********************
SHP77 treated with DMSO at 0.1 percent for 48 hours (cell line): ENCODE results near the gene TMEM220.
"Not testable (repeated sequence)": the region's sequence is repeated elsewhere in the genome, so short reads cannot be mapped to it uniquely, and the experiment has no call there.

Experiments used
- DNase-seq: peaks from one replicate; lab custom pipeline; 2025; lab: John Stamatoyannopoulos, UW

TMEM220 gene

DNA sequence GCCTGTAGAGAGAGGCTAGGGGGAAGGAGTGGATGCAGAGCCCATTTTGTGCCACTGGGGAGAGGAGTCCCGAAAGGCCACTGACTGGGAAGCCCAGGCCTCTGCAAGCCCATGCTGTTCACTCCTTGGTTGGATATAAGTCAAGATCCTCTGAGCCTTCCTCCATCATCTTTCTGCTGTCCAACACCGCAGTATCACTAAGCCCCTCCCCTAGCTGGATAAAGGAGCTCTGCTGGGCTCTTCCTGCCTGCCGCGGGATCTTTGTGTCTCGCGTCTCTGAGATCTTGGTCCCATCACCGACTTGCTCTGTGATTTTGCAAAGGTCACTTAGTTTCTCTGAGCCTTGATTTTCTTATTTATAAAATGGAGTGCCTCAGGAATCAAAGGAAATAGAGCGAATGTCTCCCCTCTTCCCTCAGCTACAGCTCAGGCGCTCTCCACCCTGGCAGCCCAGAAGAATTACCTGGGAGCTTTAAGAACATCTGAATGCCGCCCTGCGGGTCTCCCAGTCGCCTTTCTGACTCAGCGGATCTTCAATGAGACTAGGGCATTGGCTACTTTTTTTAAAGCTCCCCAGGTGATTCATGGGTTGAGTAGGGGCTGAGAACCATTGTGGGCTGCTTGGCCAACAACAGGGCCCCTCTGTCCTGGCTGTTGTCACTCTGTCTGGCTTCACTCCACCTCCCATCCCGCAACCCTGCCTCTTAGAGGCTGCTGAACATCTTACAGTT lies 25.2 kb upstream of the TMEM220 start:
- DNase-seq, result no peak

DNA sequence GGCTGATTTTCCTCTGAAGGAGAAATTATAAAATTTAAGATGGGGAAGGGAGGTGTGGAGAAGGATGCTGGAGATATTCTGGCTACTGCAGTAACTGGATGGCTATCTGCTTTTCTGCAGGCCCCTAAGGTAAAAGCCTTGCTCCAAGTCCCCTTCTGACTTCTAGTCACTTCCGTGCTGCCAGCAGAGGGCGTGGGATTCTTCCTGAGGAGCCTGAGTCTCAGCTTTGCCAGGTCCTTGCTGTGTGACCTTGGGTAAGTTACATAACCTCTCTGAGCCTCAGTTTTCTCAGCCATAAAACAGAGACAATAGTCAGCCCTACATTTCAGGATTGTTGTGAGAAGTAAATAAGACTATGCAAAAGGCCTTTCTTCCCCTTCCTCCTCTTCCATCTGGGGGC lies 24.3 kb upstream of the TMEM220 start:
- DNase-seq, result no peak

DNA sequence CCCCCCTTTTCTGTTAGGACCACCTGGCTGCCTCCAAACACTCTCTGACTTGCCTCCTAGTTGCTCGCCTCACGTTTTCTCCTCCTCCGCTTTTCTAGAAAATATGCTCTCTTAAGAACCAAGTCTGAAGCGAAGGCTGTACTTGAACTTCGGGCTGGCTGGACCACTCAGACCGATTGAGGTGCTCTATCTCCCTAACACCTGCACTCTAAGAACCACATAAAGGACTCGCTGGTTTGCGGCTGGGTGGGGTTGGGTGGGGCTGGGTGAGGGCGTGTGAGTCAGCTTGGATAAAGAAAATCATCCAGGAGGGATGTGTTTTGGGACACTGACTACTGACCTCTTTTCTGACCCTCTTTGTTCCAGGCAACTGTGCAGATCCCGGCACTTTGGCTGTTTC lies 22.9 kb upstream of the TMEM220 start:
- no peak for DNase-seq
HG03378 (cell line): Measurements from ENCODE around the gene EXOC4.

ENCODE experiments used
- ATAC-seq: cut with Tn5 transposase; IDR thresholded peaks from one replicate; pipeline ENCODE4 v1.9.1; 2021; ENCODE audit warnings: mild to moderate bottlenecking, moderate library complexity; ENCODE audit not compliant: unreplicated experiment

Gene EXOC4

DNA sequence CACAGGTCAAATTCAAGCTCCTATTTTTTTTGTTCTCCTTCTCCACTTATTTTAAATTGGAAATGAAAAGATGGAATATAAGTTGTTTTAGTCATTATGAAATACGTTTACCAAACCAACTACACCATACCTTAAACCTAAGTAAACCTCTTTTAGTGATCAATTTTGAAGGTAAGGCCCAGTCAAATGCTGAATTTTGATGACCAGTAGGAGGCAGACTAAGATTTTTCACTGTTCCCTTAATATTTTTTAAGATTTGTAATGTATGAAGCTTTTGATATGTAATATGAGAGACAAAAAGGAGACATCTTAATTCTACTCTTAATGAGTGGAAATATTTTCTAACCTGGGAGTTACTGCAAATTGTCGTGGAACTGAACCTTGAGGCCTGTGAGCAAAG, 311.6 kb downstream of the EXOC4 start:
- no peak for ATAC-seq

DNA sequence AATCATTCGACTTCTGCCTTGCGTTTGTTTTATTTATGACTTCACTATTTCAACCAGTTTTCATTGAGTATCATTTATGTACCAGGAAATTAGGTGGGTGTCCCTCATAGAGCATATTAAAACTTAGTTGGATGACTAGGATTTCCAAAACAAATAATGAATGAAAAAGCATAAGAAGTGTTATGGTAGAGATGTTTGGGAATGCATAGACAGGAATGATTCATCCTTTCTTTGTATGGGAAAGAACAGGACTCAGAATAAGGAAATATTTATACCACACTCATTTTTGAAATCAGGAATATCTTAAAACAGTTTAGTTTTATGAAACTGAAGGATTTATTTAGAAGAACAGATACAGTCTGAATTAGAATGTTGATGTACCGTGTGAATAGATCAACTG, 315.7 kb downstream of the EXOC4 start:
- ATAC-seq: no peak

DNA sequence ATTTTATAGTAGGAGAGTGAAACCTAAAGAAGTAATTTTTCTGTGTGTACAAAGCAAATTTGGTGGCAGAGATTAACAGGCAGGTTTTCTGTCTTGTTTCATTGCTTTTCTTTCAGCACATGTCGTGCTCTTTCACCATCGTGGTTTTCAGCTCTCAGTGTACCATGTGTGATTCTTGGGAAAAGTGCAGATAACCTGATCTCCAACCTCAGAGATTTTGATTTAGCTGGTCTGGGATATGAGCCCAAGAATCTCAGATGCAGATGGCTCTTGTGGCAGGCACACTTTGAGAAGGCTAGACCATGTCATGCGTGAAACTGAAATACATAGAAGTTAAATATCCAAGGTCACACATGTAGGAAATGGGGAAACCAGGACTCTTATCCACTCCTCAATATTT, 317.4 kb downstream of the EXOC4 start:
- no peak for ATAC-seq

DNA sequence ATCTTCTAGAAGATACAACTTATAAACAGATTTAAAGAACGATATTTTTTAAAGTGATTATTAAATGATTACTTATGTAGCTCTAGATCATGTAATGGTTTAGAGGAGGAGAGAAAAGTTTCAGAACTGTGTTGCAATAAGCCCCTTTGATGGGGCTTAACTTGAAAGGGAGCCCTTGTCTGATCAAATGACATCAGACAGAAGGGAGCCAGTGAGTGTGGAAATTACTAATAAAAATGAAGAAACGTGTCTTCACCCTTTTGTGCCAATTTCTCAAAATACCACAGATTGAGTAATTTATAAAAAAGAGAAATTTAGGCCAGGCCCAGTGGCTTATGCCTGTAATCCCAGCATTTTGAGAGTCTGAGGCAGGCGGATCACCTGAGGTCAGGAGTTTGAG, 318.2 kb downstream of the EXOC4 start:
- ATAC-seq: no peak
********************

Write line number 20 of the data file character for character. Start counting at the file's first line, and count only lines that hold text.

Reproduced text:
DNA sequence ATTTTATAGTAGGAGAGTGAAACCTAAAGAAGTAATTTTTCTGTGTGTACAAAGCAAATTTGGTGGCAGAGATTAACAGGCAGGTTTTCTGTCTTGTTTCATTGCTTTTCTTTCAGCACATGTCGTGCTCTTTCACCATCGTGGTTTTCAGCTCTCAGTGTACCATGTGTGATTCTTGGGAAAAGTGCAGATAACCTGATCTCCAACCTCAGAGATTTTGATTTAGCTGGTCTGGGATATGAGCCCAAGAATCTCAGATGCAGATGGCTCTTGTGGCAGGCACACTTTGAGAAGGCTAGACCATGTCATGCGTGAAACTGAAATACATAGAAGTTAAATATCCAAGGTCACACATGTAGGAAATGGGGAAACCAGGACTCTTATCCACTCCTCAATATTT, 317.4 kb downstream of the EXOC4 start: